Greg Casar declares victory in Democratic primary for congressional seat in District 35

Former Austin City Council member Greg Casar, a controversial force in city politics, declared victory based on his early vote returns Tuesday night in his congressional race.

Casar had a commanding lead over state Rep. Eddie Rodriguez about an hour after polls closed. The 35th District, which stretches from East Austin along the eastern side of Interstate 35 and into San Antonio, is overwhelmingly Democratic. The primary contest likely determined the outcome of this race.

Casar declared victory shortly after 8 p.m.

"Our campaign has built a movement of working people, from San Antonio to Austin, who are ready to fight because our futures depend on it. I’m incredibly honored to be the next Democratic nominee for TX-35," Casar said. "Together, we’re taking our fight to the halls of Congress — to fight and deliver on passing Medicare for All, protecting reproductive rights, creating good jobs and fixing our power grid."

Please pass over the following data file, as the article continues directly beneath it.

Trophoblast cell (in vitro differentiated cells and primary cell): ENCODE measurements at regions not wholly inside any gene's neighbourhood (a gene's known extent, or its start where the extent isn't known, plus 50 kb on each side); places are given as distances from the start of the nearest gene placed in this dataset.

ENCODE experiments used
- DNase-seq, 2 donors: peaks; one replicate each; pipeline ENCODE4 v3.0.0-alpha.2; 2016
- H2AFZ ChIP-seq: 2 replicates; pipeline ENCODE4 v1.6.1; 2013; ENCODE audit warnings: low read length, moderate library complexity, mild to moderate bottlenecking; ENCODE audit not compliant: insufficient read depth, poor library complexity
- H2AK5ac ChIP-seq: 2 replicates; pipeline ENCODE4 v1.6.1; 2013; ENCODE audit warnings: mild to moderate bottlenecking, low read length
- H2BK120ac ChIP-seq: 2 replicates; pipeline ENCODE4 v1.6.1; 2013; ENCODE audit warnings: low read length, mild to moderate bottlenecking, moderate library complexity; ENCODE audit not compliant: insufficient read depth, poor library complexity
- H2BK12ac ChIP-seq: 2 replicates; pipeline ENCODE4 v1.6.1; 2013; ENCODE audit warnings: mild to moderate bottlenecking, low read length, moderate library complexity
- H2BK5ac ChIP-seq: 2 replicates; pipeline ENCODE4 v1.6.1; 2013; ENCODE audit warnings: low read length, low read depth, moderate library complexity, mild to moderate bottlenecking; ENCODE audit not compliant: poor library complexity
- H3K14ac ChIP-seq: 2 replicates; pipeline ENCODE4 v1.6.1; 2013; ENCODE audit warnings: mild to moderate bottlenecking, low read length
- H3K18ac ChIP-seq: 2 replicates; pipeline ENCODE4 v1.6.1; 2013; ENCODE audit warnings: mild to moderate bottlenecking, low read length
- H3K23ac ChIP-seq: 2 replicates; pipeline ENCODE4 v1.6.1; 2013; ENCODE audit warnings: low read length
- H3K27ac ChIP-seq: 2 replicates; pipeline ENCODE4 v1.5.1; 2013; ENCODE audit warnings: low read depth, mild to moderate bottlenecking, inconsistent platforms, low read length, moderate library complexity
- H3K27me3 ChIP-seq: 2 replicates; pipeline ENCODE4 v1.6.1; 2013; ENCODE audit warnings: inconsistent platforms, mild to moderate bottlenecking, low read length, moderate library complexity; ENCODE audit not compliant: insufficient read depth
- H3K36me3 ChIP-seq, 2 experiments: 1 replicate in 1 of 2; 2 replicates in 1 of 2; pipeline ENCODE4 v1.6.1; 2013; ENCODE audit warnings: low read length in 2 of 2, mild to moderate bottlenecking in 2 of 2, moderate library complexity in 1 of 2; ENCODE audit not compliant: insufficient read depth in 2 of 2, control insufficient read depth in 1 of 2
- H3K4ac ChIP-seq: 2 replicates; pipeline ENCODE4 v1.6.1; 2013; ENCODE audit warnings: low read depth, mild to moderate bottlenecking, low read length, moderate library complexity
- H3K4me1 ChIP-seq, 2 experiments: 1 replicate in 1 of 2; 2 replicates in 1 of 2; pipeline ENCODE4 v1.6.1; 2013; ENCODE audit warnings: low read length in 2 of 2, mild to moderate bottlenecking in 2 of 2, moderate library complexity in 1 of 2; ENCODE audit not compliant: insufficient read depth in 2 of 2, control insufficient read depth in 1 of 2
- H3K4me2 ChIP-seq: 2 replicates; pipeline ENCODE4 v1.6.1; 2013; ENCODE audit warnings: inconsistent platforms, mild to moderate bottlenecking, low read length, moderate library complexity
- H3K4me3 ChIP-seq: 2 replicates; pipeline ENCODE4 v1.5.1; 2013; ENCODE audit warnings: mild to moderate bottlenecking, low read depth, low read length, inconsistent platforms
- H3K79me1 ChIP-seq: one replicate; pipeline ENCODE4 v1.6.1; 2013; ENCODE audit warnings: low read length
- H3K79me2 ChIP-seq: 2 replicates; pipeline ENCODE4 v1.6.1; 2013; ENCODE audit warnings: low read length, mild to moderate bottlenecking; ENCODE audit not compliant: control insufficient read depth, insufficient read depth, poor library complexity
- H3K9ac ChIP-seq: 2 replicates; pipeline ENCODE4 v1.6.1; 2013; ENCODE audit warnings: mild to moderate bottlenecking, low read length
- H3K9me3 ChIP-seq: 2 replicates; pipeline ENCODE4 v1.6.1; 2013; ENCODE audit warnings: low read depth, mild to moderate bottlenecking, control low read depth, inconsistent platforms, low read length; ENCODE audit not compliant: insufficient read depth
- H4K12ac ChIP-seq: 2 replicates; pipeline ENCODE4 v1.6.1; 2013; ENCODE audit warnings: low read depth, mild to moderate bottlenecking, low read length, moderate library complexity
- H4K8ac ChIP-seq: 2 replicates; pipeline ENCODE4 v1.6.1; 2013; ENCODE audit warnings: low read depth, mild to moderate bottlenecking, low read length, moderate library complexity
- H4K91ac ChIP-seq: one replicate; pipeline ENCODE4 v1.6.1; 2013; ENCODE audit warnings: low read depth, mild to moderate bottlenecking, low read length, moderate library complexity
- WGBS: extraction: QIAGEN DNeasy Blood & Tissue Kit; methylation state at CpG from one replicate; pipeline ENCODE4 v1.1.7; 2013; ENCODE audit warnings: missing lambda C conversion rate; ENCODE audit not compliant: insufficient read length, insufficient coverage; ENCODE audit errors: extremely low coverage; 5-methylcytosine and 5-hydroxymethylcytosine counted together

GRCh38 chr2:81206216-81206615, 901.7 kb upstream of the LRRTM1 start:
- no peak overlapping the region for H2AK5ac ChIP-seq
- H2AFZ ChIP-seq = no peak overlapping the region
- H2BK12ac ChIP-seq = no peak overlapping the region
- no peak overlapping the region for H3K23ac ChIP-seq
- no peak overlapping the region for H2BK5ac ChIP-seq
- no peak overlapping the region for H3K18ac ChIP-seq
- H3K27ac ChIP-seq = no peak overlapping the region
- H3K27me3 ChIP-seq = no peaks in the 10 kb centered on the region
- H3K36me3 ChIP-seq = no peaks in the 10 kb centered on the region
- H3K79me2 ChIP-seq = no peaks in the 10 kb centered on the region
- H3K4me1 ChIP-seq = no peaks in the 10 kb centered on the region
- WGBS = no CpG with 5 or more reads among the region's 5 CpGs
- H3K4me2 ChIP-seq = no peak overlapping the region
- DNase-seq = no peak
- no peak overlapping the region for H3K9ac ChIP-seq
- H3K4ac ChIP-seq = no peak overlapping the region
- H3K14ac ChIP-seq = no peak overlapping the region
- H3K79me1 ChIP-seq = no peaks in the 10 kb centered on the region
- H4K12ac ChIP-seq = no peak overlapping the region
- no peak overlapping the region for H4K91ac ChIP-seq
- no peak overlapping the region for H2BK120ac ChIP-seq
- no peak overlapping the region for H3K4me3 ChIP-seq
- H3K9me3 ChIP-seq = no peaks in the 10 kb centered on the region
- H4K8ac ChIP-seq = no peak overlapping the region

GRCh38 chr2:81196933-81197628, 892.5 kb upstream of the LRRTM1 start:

"Progressive policies are popular. And we’re going to pass them for Texas working families."

Casar will be among the most progressive members of Congress ever to serve from Texas. During his tenure on the City Council, he was best known for supporting cuts to the police department and his fight against encampment bans, which translated into homeless citizens living in tents in public parks and under I-35 bridges.

He had the backing of prominent progressives like U.S. Sen. Bernie Sanders and U.S. Rep. Alexandria Ocasio-Cortez, but also the support of prominent locals like Austin Mayor Steve Adler and former state Sen. Wendy Davis.

Rodriguez, his most competitive rival, ran hard against him, warning that Casar’s policies would set off GOP backlashes, like Gov. Greg Abbott’s successful initiatives to reverse the Austin City Council actions at the statewide level. But Rodriguez lagged behind in fundraising and enthusiasm. He did, however, have the support of Austin and San Antonio Democratic state legislators.

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